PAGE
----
We are very lucky to have the Guadalupe River about 15 minutes down the road, and yesterday was our day for fun on the river! This pic I grabbed off the internet as I (sadly) do not have a waterproof camera. I wish. I could have gotten some great pics! We did a two hour "trip" and only ran into a young couple hanging out and talking. We did, however meet the rapids (and then some!) of the type you see here, probably a bit more rapid!
My friend Linda had been talking about going down the river on inner tubes, and I am always hearing stories from co-workers and other friends about how much fun it is. Last summer, thanks to a big lack of rain, it was NO CAN DO on the river. Yesterday, after getting two tubes patched, and a kind gentleman in Bandera selling us two for $20 each (reasonable when you consider that to rent them, it's $10 each time!), we were ready to hit the river. Linda bought two for herself as we had borrowed the ones that we had patched from our friend Lorri. We took my friend Linda's truck and my VW, that way we could park at the "start" and then have a vehicle right where we wanted to get out. This worked. Mostly.
We entered the river, and the water felt great! My son Miles was so excited and happy; which was a pleasure to see, we have been having a tumultous time lately. Teenage-hood is hitting, and it is hitting hard and fast, among other things. The water started out slow, and we floated and relaxed. Our first set of rapids were fun "baby rapids" over a really shallow area. I got over them fairly easily, but Bubba Bob may not have! :) We continued on, just enjoying, and then hit an area of faster moving water, which was DEEP! Probably about 8 feet. It scared my son a little bit as he had been loafing along not in his tube, playing with some boat and toy that he had brought along. Linda helped him back onto his tube, and got him settled with that boat of his (not big, probably 12 inches by 8 inches) and helped him tie back up to her tube. After that we floated for quite some time, and then hit some rapids that we all had a blast on, just a little feeling of, "Oh sh**, I really have no control here!" We then had probably 30 more minutes of floating at a decent rate, not skimming along, but not in the doldrums either, just perfect for an enjoyable (AHHH!) float on your back, catch some rays time.
Then it happened. Major rapids. I did fine, going first, which had nothing to do with it, I just got lucky. Miles got bumped around a bit, and of course now has quite a story. We had gone around a bend, and I couldn't see Linda. People do and have died tubing that river, and while I could hear her voice saying something, I couldn't hear what it was over the rapids. So I waited. She didn't sound distressed. And I waited. Then I freaked. Did she have a broken leg, what had happened? I left Miles with the tubes in the shallows, with STRICT orders NOT to move, and preceded to backtrack THROUGH the rapids (I was thrown backwards and had to start over twice!) before I made it to her. On the way, I retrieved Miles (darn) boat which he had lost, and the truck cable which we had been using as a tube tie. What I failed to retrieve was the KEY to the truck which Linda had had carabined to her tube somewhow. She was looking everywhere for that key (to the side of the rapids), but I convinced her to give it up. We were near the end spot by this point and managed to fit three huge tubes and three people into my VW bug! Yeah!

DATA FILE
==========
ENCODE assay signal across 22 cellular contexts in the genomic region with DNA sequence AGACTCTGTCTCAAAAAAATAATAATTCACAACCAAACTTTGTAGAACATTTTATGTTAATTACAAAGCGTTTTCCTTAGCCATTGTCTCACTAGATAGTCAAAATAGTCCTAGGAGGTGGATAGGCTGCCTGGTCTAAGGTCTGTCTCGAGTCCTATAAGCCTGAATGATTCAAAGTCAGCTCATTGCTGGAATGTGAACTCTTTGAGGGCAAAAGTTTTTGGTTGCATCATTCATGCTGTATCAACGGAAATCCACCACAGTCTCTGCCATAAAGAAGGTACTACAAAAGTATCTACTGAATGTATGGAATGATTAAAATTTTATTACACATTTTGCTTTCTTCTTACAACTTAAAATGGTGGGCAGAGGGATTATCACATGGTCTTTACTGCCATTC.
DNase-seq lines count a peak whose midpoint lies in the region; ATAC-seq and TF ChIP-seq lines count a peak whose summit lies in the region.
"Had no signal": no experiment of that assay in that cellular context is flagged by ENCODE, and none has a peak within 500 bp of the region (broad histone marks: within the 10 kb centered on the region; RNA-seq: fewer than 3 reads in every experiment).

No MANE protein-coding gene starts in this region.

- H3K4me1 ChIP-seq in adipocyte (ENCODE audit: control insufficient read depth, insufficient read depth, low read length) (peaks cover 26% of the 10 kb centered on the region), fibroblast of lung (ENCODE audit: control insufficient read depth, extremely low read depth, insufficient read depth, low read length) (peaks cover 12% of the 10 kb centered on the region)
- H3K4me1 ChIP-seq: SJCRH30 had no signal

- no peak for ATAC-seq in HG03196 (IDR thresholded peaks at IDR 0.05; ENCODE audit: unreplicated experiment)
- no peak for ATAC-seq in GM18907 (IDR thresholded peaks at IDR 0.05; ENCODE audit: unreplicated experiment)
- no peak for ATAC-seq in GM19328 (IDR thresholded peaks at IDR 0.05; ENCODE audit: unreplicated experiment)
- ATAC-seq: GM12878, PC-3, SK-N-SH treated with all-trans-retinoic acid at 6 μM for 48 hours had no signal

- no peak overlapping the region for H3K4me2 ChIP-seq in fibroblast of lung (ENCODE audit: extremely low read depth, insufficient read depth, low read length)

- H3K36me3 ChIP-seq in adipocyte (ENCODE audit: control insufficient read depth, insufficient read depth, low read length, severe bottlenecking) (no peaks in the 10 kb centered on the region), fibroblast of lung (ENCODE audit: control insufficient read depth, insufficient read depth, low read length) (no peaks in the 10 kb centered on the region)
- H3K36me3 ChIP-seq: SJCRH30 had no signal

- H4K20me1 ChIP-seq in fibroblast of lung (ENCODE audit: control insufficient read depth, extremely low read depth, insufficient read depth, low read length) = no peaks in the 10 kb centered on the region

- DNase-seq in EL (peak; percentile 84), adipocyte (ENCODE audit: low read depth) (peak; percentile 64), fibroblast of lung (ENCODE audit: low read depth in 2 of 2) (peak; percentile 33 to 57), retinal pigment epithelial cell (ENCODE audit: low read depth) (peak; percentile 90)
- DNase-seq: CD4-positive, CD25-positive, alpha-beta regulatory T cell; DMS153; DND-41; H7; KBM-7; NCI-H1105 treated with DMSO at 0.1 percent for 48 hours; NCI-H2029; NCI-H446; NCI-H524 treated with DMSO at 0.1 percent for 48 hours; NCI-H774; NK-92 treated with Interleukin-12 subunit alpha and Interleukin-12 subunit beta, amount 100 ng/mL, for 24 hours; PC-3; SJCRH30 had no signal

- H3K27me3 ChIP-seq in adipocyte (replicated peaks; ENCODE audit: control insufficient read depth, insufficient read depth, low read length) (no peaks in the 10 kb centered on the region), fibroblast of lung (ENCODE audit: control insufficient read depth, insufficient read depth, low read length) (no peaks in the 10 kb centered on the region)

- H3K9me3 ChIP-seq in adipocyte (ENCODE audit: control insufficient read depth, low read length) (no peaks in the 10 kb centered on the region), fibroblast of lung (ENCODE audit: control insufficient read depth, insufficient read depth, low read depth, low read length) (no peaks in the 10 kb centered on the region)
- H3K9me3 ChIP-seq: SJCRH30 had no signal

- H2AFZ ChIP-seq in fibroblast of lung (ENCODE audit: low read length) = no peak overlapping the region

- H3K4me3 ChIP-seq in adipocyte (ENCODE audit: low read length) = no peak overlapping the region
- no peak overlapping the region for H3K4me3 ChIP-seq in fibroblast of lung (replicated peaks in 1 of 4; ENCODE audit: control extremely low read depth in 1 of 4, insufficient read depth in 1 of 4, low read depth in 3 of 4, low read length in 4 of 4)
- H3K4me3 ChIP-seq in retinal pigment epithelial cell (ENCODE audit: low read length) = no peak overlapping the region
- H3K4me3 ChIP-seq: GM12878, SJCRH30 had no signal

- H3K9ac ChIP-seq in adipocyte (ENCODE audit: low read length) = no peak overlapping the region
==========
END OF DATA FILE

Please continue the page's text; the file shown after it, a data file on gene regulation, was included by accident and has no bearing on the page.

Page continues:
All was well, that ended well, sort of, as there is a bit more to the story. The spare key opened the doors to the truck when we got back from driving all the way back to her house, and back out there again :), but would not start it. It had gotten it's steering wheel locked, and the front tire was stuck against the curb. Have you ever locked the steering wheel and it will not start until you have a free moving wheel? Imagine that, with one tire totally using the curb as a brake. We had to get back to Linda's for Shorty's chemotherapy appointment, so roadside assistance was called later, and we both hit the the door at the same time, me to get home, her to hopefully unlock the wheel. Finger's crossed that some BIG MEN or their toys were able to help the situation.
Of course I saw my boy, and spent some time with him, unfortunately, not nearly what I had planned, and then I JUST HAD to watch Shorty's chemotherapy...get to that in a sec. Tried on Jackson's new Happy Mouth French Link with Dee's, and he was largely unimpressed. Which is GOOD! I will ride it in the next couple days and let you all know. I do know that I shoved it into my mouth (brand new) for at least 10 minutes and didn't detect a hint of apple flavor, which is what is supposed to get them chewing at it and loving it. My trainer is ALL for it, and named off a few top jumpers she has met who use them, so maybe J. will taste something I missed!!! :) I found a bargain on it about a month ago ($25 off!), and being anxious to get rid of the full cheek look, and liking the look of the Dee's, bought it. We are still using a French Link, no plans to fix something that isn't broken. I have NO control issues, stopping issues, and do not need anything stronger, for sure!I certainly don't expect it to fix any of my riding deficits, but Happy Mouth bits have such a great rep., and then when my trainer was all for it, I thought, why not? I got a pic of him on my phone that I really like, but the quality at 5.0 megapixels is a bit sad I'm afraid! But I love it!